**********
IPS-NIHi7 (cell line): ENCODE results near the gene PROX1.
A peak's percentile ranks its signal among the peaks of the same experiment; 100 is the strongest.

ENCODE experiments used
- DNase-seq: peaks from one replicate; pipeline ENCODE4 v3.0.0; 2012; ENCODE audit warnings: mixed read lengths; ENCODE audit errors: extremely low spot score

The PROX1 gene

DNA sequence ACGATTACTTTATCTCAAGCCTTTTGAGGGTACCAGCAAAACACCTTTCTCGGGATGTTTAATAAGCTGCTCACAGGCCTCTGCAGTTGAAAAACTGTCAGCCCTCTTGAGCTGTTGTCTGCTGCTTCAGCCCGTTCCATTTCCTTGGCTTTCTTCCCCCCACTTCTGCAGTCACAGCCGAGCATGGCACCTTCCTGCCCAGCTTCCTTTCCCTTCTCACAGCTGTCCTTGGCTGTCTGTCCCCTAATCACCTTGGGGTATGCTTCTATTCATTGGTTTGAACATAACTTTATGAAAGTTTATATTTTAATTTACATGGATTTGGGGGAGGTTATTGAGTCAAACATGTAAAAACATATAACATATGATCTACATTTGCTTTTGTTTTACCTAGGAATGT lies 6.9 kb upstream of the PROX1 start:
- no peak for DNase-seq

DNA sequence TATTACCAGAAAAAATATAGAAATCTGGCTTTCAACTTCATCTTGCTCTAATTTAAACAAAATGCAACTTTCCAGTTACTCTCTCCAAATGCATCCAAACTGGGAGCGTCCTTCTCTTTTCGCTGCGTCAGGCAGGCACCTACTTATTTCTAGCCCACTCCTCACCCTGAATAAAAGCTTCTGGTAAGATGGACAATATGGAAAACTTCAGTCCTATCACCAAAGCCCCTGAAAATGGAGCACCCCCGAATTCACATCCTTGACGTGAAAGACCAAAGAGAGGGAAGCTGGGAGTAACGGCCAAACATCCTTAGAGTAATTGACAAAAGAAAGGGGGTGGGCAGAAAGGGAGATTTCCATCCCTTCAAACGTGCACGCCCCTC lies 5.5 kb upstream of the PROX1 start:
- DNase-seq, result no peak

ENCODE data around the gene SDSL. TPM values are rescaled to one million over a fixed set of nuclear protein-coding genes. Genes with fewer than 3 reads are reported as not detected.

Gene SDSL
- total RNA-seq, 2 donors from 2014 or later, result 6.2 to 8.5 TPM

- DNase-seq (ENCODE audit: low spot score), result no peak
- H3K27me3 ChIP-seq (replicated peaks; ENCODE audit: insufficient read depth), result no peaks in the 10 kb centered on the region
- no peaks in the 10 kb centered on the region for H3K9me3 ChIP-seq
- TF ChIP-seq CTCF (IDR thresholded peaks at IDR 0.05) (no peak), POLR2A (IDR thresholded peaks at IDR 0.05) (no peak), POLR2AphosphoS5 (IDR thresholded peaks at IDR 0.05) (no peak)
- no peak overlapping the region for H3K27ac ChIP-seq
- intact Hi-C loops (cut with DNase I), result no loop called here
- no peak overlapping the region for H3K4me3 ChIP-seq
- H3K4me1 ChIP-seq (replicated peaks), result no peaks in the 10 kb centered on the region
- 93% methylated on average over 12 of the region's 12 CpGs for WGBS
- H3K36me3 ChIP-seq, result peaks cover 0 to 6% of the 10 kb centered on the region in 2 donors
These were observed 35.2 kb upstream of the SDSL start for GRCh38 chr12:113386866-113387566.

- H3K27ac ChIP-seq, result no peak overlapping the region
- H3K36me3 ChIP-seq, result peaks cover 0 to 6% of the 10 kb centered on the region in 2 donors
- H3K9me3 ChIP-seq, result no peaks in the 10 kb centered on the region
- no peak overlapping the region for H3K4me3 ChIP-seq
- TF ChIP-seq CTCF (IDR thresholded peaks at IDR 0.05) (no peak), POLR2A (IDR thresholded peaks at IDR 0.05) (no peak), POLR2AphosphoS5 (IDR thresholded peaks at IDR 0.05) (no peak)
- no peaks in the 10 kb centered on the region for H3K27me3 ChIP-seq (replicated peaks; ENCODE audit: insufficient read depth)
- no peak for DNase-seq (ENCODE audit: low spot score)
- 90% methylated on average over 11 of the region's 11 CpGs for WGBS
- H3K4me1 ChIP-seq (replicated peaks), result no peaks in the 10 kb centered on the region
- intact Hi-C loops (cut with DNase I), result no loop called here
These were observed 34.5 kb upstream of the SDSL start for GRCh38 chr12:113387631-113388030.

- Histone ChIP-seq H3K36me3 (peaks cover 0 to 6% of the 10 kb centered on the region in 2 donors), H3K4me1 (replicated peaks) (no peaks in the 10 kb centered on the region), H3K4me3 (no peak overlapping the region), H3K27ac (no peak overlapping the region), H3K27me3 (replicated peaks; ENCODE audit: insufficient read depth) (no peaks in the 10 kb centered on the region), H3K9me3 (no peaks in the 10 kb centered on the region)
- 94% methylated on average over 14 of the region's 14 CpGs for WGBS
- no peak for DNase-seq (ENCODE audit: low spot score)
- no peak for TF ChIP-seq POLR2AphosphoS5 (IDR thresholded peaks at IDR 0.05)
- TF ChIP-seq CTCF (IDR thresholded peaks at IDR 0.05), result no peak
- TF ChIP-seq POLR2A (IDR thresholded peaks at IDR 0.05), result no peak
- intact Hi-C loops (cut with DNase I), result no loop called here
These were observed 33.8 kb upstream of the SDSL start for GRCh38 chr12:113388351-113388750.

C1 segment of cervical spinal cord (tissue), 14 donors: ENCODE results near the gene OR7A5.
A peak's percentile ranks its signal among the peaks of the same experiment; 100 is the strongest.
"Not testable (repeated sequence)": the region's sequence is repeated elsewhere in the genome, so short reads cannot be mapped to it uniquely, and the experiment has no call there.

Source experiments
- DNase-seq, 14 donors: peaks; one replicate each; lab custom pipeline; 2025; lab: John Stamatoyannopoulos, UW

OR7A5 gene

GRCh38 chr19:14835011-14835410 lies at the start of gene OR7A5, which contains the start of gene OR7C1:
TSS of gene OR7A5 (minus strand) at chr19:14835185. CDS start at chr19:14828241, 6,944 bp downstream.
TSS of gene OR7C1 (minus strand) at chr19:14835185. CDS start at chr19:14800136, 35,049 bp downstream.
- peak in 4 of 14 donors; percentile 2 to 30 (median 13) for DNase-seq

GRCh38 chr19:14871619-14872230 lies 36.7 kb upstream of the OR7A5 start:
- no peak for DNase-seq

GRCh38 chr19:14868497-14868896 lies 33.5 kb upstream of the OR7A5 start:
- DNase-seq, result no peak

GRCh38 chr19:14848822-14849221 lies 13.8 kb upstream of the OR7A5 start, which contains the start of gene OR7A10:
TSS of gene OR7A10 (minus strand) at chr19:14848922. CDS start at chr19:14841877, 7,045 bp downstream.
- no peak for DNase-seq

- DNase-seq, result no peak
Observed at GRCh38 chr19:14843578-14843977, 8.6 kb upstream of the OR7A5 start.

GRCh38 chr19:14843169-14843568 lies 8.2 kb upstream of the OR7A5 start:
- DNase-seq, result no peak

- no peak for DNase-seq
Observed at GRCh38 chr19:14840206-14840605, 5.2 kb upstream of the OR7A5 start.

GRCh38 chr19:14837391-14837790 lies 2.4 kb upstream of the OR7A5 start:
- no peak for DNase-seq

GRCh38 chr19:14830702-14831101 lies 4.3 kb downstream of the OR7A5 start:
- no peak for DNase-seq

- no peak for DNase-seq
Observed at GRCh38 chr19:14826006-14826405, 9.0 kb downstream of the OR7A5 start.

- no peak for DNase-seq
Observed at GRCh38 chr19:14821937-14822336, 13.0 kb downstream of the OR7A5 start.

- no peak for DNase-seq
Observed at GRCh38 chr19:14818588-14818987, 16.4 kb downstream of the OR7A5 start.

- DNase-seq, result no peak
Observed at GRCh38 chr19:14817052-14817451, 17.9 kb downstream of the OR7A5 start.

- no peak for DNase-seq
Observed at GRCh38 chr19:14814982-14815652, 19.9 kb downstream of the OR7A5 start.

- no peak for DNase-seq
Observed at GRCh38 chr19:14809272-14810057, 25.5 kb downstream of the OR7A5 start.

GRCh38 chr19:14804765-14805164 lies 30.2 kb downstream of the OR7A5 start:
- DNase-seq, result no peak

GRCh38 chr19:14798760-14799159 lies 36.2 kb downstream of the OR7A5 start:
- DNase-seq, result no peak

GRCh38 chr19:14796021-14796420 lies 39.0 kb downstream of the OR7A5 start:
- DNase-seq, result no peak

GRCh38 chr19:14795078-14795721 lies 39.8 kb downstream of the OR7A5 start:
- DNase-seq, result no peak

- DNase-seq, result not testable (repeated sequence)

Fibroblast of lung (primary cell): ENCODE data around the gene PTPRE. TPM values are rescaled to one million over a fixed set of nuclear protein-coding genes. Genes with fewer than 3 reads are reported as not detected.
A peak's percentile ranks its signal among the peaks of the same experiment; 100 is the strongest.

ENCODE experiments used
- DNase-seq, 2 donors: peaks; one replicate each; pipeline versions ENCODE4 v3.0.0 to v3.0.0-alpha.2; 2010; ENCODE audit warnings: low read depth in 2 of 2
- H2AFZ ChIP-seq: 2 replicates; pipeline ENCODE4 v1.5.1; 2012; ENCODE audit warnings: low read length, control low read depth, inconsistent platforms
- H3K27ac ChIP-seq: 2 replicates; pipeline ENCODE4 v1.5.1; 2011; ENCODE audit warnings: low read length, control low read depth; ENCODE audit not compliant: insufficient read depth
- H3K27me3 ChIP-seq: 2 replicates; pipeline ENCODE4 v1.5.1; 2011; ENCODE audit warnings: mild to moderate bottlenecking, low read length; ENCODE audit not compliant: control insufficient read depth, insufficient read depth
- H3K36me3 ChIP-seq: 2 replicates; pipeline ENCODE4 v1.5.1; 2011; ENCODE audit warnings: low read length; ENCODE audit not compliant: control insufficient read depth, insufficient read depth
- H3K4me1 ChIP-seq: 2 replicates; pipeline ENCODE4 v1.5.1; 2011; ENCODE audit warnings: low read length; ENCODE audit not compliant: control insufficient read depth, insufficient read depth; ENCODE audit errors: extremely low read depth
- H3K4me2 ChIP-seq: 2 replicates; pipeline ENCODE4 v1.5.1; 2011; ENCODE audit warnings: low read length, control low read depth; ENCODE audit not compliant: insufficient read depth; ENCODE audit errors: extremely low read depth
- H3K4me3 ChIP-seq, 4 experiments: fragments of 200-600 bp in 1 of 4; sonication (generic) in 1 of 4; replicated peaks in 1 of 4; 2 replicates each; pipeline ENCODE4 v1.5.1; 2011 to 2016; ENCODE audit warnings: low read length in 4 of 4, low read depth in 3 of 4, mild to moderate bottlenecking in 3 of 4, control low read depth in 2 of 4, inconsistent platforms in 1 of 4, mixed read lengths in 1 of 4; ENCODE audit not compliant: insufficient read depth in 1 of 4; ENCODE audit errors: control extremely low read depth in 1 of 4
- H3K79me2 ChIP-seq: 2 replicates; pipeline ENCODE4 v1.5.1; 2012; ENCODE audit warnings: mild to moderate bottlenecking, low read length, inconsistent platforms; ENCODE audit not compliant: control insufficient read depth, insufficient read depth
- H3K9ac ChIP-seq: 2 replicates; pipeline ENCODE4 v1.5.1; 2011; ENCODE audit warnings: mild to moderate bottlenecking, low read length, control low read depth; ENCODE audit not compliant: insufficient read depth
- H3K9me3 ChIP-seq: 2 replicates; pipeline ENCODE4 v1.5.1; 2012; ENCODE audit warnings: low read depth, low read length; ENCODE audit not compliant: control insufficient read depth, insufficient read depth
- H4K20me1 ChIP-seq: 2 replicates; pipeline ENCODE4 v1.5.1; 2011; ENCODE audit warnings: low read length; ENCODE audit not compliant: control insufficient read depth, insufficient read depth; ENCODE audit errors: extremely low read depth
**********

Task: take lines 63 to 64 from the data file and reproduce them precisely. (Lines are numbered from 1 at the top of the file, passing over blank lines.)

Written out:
- DNase-seq, result no peak

- no peak for DNase-seq